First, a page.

Even the most unaware of us know that Formula One racing takes place on a huge amount of champagne-drenched circuits across the globe. Google “favourite Grand Prix courses” and you’ll find that Belgium’s Circuit de Spa-Francorchamps is consistently top of anyone’s list, from amateur blogger to expert reviewer.
But why? We’ve taken a look at this world-famous track to guess why fans and drivers alike love the circuit and its home country.
The first hairpin turn of the race is an infamously sharp one, making it a breathtaking sight to witness and a heart-stopping one to hear. After taking the corner, the drivers speed down the bank at a tremendous rate. The vertical and lateral g-forces at play when the car reaches the bottom of the hill and zooms through the weaving Eau Rouge section must be as exhilarating to watch as they are to manoeuvre. Throughout the circuit, the cars meet a host of further high-speed corners such as Rivage and Blanchimont, as well as plenty of slower ones including Malmedy and Les Combes. Slower paced maybe, but they still demand absolute precision to accomplish without catastrophe. This perfect blend of Spa-Francorchamps’ twists and turns is surely a mighty contributor of the circuit’s fame.
Perhaps the auto-adoring audience love the ‘calm vs. contest’ contrast that dominates the area during the race? This circuit is found in the peaceful forests outside Francorchamps, where serenity, nature and relaxing ambles reign supreme. But the lush terrain comes alive for Grand Prix. The clamour of excited fans and buzz of competitive drivers transform the land into a hub of hysteria that would look completely out of place from a bird’s-eye-view. Seeing a place reach the level of frenzied excitement that only a global sporting tournament can achieve amid such untapped tranquillity must be quite the experience.
The Belgian way
As if it needs saying, surely the host itself plays a part in its course’s stardom. Belgium has been a popular city-break destination for decades and continues to attract tourists to this day. Found in northern Europe, Belgium is flanked by distinguished countries and claims a short but crucial coastline on the North Sea. This country has a unique culture of traditional values sprinkled with a unique mix of Dutch, French and German influences. Modern and traditional arts are hugely appreciated in Belgium, and you can enjoy a variety of art and history museums, century-old architecture, and local Belgian festivals during your stay.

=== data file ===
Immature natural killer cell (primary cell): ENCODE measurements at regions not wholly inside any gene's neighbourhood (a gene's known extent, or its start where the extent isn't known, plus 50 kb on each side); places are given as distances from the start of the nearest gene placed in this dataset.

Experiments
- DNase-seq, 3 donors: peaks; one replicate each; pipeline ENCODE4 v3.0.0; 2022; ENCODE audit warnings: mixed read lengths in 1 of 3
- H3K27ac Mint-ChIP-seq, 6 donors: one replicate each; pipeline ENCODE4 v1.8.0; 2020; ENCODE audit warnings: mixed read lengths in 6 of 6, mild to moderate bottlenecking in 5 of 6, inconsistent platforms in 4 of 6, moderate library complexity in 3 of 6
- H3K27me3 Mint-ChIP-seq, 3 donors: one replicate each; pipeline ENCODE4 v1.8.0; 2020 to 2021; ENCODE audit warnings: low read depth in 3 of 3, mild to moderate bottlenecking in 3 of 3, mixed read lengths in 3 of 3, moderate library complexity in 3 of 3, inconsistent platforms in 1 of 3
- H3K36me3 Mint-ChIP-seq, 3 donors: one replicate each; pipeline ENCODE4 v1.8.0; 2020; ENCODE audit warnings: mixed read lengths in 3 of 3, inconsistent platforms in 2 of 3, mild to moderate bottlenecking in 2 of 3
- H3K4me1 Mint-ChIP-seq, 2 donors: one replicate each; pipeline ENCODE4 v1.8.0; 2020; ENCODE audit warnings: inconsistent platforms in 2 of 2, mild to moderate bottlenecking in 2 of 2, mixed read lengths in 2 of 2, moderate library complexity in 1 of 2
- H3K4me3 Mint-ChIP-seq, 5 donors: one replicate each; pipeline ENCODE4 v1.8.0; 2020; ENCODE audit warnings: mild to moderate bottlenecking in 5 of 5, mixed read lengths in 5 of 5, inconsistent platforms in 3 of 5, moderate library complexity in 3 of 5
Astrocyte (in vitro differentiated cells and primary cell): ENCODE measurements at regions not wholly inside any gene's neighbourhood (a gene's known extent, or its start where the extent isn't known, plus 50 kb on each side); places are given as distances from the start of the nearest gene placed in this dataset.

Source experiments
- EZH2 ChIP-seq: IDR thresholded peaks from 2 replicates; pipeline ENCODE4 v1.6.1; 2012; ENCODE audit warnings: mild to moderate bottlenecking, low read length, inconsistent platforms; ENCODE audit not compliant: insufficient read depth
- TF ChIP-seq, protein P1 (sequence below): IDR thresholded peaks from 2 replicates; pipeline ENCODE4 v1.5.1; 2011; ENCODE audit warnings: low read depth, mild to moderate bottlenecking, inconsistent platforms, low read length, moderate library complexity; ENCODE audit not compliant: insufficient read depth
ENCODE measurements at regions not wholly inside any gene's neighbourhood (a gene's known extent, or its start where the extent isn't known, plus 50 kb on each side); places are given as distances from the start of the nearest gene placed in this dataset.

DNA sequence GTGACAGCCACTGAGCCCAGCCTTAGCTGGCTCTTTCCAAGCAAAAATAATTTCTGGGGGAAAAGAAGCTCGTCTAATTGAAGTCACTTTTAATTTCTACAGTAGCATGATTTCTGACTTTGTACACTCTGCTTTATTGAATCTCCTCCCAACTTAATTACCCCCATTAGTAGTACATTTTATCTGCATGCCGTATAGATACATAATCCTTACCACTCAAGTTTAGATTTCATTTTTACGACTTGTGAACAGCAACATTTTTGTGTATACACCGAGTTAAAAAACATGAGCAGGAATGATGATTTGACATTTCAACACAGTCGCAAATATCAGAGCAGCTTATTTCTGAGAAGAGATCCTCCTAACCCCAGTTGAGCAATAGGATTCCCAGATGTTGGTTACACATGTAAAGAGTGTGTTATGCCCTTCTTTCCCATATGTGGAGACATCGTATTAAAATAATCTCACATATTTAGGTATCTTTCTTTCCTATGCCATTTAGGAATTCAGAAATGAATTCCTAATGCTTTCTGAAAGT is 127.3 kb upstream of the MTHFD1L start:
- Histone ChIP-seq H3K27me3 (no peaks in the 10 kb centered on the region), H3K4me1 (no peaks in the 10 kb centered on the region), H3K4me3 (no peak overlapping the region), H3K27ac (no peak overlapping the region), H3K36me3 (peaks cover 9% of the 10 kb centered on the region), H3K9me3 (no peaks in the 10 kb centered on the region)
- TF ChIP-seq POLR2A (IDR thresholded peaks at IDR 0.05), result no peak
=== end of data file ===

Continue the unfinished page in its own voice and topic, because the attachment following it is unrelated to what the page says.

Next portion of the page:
Chocolate and lager instantly spring to mind when you think of Belgian culinary delights, but it’s also renowned for both its waffles and French fries with mayonnaise. Of course, your eyes are surely on the prize when attending the Grand Prix, but who’s to say you can’t savour some treats too? You can discover the secrets behind chocolate creation at nearby La Roche-en-Ardenne, or merely sit back and sample a range of Belgian beers, from Leffe to Hoegaarden.
Its impact on Grand Prix antiquity
The colourful history of Circuit de Spa-Francorchamps is a serious boost to its allure. Built in 1921 for hosting Grand Prix events; it was actually used for motorcycle racing for its first three years and has been appointed The European Grand Prix six times between the 1925 and 1973. It’s also famously rained at the Belgian Grand Prix a massive 20 times in a row. Belgium’s circuit has gone through an array of changes including: relocation, scrapping slow turns, cancellations in the 1950s due to the Suez crisis, and Michael Schumacher surpassing the current world title by winning his 52nd Grand Prix here. As you can see, this Belgian track has a chequered-flag past to keep even an uninterested audience entertained and intrigued.
Once considered the fastest circuit on the continent, the Spa-Francorchamps was eventually excluded in 1971 due to the refusal of authorities to make suggested changes. It was notorious for its slippery roads, high-speed sharp turns, and sending its drivers hurtling through public areas. As a result, Belgian authorities moved the race to another area. But the plucky Spa-Francorchamps fought back by cutting out perilous obstructions and roads through urban areas to boost its safety value. In 1985, it was even given an asphalt makeover to combat the constantly rain-soaked track. Unfortunately, an ironically hot day followed, breaking up the new safety feature so badly that cars couldn’t drive on it. But the thought was there, at least.
With only a little digging, you soon uncover a treasure trove of delights that each help elevate Circuit de Spa-Francorchamps into the top of the racing-lover’s list. Now with 7km of track, 44 laps and a promise of world-famous drivers vying to hurtle passed the chequered flag first, this year’s race is set to be just as eventful.
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